USA Today – Life Section Puzzles

By Joel Comm November 6, 2005 1 Comment   

usatodaypuzzles.jpgOkay, we’ve been working hard in our day-to-day jobs. It’s time for a little fun, don’t you think?
Ergo, today FamilyFirst features a site that is just good old fun: USA Today’s Life Section Puzzles.
Everybody who has ever stayed in a decent hotel is familiar with USA Today. You find one outside your door in the morning. And when I’m on the road, I head straight for the aforementioned Life section and jump into that crossword puzzle!
I’ll say right up front that I’m a crossword puzzle ADDICT! My fellow I/S Department coworkers are used to see me with my crossword puzzles at the breakroom table. And USA Today’s crossword (the last two weeks available here free!) is one of the best: challenging, but fair. So enjoy the Flash online version.


But that’s not all. Click on the Arcade link under Gaming in the right column, and hang on!
Download free trials of some of the funnest and most challenging games on the internet. For instance, give Sudoku a try. The puzzle is most frequently a 9�9 grid made up of 3�3 subgrids. Some cells already contain numbers, known as “givens”. The goal is to fill in the empty cells, one number in each, so that each column, row, and region contains the numbers 1�9 exactly once. Each number in the solution therefore occurs only once in each of three “directions”, hence the “single numbers” implied by the puzzle’s name.
Or perhaps you prefer Roller Coaster Tycoon 2, Zuma Deluxe (reminds me of Neil Young), Tumblebugs, and lots more downloadable fun.
So take a break! You deserve it.
http://puzzles.usatoday.com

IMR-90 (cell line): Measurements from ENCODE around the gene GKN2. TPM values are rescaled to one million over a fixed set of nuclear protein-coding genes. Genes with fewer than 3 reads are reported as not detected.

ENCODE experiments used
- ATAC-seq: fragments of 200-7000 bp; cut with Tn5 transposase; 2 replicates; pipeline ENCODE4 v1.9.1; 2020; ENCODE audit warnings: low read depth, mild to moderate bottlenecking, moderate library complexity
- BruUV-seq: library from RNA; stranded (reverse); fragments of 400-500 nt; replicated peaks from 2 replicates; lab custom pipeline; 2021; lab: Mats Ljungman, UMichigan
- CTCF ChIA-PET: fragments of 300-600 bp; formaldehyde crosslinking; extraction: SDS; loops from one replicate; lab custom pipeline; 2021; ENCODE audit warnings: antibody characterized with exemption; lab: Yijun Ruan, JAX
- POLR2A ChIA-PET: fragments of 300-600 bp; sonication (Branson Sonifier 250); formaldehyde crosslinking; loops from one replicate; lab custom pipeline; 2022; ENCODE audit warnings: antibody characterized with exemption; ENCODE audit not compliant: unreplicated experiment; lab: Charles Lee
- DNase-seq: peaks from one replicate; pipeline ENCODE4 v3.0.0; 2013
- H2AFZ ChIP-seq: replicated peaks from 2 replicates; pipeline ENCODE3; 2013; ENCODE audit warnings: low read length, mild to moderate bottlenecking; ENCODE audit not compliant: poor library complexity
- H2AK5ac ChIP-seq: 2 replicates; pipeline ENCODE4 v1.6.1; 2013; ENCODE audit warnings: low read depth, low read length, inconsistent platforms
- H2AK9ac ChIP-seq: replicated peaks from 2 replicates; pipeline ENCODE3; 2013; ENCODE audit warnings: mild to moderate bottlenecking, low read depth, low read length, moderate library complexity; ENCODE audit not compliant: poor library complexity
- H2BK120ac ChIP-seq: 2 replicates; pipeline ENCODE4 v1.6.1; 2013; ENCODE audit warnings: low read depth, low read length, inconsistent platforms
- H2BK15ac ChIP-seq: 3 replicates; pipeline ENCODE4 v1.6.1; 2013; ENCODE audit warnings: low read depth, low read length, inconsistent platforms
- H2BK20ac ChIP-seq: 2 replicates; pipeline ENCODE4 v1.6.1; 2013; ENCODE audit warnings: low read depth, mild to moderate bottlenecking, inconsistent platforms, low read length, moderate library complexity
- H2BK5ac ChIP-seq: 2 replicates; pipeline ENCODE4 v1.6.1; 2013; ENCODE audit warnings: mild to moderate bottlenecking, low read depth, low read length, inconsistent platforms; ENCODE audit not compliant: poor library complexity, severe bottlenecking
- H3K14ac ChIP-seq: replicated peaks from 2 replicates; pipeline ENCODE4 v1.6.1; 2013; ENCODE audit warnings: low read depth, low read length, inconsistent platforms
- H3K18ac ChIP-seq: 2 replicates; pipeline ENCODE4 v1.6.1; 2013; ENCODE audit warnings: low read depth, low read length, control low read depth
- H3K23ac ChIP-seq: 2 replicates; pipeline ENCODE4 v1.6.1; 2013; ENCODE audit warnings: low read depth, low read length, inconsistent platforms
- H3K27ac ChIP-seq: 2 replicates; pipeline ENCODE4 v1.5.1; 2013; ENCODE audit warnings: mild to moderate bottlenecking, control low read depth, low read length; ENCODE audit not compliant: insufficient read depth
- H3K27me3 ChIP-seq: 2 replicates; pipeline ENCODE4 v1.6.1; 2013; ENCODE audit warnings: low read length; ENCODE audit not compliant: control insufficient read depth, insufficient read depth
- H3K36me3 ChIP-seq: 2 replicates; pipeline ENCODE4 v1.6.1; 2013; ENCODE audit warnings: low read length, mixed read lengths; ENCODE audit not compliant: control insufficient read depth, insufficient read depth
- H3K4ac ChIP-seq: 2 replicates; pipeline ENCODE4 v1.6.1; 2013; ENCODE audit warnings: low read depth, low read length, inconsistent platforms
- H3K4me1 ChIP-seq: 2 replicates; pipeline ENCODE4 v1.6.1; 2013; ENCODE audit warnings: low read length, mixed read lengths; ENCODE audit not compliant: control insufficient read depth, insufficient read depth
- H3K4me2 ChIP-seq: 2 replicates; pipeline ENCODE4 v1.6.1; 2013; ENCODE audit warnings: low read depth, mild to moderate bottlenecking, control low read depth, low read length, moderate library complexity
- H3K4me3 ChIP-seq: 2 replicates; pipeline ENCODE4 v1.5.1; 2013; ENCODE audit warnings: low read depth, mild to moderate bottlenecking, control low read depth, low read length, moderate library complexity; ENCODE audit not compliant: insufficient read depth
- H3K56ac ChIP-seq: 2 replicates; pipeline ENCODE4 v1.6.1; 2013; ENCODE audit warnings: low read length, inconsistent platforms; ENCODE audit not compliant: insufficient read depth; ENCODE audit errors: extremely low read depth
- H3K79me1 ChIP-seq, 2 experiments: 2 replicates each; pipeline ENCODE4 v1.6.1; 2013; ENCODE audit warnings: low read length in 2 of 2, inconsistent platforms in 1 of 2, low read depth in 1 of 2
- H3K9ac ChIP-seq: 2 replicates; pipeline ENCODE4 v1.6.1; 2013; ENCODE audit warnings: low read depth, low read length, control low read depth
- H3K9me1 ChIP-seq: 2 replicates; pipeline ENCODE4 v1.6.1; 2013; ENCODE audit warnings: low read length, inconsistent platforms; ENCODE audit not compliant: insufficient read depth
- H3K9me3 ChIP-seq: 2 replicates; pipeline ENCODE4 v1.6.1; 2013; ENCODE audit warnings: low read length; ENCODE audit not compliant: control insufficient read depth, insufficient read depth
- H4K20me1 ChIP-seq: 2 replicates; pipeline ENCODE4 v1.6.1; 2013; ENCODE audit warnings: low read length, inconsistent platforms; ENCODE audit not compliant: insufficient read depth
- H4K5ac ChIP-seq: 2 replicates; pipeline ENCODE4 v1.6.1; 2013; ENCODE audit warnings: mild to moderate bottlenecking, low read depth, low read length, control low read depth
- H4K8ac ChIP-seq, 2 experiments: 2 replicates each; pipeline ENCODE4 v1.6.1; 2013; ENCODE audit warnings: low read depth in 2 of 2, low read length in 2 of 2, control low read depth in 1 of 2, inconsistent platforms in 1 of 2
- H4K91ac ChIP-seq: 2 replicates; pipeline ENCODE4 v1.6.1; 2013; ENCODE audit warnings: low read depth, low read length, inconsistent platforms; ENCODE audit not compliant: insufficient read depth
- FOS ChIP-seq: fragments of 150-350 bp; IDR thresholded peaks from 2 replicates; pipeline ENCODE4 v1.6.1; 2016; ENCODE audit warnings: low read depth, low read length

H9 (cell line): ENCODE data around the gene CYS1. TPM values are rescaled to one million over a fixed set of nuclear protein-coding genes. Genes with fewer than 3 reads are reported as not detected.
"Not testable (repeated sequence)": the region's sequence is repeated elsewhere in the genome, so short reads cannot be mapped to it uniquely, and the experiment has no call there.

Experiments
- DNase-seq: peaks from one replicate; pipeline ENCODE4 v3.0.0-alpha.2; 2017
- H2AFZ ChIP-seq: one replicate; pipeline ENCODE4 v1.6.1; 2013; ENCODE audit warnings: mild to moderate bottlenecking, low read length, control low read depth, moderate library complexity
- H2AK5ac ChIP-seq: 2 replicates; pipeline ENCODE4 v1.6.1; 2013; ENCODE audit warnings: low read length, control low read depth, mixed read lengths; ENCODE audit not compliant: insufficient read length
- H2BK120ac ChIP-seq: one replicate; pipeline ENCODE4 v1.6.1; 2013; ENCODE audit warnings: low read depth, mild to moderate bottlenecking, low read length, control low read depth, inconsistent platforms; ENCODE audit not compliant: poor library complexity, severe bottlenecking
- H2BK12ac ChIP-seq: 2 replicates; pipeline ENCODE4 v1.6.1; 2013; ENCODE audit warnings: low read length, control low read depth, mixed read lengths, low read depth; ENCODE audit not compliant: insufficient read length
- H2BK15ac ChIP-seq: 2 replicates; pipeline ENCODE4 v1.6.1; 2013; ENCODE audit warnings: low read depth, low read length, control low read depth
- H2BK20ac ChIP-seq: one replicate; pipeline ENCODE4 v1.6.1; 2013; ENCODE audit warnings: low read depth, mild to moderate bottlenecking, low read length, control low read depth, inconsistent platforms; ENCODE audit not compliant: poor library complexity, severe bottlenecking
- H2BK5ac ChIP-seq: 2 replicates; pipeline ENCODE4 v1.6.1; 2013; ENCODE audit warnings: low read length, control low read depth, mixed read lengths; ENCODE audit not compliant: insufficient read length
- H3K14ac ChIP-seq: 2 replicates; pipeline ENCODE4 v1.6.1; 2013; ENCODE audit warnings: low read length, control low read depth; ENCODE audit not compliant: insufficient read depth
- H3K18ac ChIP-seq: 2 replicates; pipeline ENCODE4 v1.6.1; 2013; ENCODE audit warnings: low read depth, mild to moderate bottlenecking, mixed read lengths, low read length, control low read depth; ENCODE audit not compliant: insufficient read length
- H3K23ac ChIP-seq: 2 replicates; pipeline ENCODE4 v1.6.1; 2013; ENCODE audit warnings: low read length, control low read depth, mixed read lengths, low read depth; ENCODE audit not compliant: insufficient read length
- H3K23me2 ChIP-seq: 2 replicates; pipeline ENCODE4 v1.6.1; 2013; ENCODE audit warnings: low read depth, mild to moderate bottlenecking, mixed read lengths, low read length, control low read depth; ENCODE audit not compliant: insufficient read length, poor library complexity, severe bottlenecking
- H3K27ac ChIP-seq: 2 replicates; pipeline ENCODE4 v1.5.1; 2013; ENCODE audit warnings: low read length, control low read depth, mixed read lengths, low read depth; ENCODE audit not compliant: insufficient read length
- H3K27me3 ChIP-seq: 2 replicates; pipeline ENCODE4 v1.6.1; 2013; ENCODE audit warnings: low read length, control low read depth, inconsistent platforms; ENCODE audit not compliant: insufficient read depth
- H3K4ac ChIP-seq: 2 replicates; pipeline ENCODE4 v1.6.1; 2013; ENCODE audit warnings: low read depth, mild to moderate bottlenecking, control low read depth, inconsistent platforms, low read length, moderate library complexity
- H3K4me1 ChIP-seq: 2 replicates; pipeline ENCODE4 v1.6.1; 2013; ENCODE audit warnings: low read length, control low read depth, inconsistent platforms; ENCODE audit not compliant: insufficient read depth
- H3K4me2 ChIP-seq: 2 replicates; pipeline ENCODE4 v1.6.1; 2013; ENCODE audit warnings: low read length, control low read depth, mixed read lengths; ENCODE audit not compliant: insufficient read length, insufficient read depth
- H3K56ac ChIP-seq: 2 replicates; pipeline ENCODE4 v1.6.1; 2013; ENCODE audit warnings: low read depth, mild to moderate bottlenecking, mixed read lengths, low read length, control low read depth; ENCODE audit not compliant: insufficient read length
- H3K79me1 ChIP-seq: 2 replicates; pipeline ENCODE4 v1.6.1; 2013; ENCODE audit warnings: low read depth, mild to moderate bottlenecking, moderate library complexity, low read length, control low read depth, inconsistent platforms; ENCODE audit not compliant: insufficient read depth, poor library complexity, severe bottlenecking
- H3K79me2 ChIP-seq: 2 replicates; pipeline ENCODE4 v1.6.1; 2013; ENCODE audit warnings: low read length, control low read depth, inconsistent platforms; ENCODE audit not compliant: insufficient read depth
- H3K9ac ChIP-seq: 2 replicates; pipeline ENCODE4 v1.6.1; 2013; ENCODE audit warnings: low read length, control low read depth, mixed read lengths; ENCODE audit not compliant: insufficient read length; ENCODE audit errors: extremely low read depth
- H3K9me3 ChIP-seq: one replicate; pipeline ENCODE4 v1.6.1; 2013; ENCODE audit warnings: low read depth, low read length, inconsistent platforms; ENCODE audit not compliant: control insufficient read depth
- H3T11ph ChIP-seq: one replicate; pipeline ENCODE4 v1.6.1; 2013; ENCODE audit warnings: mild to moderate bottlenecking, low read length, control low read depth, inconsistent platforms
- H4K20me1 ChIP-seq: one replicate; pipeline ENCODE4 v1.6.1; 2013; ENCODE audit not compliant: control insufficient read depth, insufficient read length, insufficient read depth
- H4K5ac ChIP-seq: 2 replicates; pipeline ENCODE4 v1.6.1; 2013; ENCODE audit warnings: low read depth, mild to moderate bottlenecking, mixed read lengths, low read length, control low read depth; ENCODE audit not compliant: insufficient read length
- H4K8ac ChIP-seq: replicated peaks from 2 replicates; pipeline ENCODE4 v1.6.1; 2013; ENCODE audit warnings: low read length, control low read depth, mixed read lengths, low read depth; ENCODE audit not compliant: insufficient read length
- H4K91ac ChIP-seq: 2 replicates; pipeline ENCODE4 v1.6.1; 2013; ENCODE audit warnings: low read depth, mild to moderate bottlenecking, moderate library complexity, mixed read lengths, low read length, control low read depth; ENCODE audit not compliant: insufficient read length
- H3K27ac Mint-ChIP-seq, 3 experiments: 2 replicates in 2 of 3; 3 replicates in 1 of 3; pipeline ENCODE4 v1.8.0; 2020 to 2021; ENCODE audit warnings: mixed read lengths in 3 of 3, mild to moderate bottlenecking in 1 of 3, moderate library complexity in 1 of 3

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One Comments to “USA Today – Life Section Puzzles”
  1. lindal keever says:
    I read the article by Nanci Hellmich Feb. 12, 2013 about fighting a mountain of bad health habits. The article was well written and informative especially citing other sources for developing good health habits. For myself, I have a Masters in Family and Consumer Science and taught 27 years. Every year included a unit on developing good health habits. Nutrition, exercise, wise choices in life style were included. My complaint is today and yesterday, classes such as these were/are considered fluff classes for those unable to take advanced college prep classes. We graduate from high school students able to do advanced math but unable to read and calculate the fat grams in their food. I realize education is in a flux from economic/theoritical/political attacks but it does seem odd that the First Lady encourages good health habits, the newspapers, media, etc. all all on the bandwagon and our schools are shutting down programs that can reach each and every child in the school system. Thank You for reading my rant. Will things change probaly not. Linda Keever

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